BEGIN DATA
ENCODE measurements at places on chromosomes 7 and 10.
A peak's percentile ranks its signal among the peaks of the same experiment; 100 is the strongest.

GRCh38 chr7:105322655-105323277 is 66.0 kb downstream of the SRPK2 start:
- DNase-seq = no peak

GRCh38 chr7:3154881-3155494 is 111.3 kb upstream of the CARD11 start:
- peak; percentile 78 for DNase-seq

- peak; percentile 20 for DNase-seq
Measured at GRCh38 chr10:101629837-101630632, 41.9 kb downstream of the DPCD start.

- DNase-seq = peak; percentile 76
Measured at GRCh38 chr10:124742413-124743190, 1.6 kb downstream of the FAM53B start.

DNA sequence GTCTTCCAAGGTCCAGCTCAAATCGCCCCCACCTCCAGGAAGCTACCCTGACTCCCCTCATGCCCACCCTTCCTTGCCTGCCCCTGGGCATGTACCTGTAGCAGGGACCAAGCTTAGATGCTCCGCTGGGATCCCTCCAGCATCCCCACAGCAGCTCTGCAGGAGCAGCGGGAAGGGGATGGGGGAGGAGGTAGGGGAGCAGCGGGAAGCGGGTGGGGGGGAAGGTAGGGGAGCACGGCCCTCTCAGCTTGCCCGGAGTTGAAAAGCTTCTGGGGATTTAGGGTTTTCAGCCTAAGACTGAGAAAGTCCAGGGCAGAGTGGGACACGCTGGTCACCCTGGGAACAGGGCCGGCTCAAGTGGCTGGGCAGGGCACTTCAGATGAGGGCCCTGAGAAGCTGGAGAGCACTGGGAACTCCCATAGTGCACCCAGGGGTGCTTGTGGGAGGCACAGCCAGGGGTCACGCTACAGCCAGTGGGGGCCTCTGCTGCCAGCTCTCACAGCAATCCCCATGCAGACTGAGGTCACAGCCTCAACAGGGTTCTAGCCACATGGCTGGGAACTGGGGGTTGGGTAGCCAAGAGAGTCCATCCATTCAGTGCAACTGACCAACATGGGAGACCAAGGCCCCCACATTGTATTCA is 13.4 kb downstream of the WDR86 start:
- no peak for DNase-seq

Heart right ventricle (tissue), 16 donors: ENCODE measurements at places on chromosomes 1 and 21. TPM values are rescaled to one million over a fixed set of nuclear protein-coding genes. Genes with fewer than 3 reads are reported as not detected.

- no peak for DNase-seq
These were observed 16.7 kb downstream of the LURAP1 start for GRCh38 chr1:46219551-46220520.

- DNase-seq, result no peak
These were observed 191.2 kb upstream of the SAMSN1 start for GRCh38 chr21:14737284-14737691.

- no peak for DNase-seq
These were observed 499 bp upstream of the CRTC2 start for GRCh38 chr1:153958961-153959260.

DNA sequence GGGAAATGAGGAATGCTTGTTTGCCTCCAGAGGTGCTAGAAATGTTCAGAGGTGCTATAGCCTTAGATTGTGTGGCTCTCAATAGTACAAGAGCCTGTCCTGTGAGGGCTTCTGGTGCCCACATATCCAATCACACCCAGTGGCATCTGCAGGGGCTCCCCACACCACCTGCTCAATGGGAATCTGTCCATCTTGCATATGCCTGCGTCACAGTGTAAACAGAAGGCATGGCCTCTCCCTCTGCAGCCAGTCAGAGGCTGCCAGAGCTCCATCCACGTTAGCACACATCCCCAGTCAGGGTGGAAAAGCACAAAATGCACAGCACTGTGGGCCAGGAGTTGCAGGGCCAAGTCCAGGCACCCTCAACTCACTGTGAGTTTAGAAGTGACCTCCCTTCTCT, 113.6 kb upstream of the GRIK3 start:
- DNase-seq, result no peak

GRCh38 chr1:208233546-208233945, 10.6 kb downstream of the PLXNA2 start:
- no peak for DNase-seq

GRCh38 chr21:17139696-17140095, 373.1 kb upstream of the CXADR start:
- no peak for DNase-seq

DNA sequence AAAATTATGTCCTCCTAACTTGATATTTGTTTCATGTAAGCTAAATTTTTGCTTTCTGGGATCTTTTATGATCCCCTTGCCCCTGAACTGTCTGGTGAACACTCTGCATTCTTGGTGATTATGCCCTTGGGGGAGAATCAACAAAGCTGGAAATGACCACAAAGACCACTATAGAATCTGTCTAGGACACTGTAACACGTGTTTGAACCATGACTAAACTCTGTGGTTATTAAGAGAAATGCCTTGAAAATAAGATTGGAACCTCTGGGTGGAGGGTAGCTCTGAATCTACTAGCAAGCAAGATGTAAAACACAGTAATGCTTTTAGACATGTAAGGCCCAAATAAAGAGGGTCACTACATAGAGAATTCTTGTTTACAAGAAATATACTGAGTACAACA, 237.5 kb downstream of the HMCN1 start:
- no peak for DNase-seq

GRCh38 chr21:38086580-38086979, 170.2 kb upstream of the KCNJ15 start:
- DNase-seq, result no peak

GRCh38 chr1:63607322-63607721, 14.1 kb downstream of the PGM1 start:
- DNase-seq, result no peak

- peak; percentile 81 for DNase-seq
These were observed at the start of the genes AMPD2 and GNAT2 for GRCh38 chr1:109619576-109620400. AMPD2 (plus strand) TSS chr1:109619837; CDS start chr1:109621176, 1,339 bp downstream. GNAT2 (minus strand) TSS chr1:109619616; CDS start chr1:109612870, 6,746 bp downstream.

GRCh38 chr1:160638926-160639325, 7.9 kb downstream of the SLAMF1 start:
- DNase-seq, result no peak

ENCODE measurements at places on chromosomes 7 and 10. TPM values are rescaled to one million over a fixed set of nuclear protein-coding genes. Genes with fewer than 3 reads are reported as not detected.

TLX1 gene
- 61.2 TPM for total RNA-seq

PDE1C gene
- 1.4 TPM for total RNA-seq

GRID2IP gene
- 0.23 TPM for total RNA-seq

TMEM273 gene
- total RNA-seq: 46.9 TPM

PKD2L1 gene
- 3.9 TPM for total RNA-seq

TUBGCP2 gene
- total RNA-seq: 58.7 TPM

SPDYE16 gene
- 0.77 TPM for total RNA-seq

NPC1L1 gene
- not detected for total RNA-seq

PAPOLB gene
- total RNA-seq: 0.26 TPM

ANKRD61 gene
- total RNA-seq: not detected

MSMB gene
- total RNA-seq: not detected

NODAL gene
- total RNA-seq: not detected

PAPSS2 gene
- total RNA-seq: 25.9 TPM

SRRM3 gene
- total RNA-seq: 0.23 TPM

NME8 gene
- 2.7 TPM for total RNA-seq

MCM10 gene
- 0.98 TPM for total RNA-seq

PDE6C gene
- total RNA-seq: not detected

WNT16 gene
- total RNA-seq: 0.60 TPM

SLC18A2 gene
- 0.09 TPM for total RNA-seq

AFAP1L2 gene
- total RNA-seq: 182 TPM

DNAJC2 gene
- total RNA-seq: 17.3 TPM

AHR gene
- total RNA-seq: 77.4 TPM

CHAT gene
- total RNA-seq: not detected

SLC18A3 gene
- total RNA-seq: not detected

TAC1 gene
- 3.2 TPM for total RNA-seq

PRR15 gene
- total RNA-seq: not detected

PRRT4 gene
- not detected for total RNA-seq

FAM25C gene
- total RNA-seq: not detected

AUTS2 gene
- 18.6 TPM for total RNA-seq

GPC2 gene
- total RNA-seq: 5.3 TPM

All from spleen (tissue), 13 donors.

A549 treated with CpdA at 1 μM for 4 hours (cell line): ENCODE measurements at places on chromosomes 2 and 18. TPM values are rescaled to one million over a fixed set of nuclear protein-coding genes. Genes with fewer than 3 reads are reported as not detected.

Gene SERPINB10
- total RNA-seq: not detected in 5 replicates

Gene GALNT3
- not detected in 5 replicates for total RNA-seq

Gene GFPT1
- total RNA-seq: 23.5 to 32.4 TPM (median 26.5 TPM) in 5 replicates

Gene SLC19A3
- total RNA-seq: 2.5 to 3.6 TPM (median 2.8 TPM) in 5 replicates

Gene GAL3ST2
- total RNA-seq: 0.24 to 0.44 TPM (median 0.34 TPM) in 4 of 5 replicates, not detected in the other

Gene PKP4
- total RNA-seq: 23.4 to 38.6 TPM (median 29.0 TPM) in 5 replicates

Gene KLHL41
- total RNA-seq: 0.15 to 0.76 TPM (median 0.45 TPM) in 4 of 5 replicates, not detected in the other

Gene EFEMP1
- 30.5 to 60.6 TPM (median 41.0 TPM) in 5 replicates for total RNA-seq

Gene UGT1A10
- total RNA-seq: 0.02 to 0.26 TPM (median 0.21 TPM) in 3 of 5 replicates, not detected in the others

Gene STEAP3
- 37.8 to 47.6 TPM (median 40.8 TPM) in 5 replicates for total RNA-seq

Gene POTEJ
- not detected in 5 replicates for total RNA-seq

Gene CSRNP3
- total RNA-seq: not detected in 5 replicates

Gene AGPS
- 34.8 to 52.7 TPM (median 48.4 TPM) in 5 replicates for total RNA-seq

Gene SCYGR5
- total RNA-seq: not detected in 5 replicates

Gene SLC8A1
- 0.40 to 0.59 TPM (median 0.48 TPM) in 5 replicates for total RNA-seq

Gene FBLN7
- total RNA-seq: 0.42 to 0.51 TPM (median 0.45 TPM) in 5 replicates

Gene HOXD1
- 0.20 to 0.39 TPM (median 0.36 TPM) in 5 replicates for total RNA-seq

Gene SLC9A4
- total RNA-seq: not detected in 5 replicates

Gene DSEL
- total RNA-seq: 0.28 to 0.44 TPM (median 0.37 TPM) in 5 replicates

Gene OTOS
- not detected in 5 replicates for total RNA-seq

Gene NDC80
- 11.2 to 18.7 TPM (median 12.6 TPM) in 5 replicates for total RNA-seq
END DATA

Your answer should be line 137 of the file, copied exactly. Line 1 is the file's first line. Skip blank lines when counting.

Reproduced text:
Gene OTOS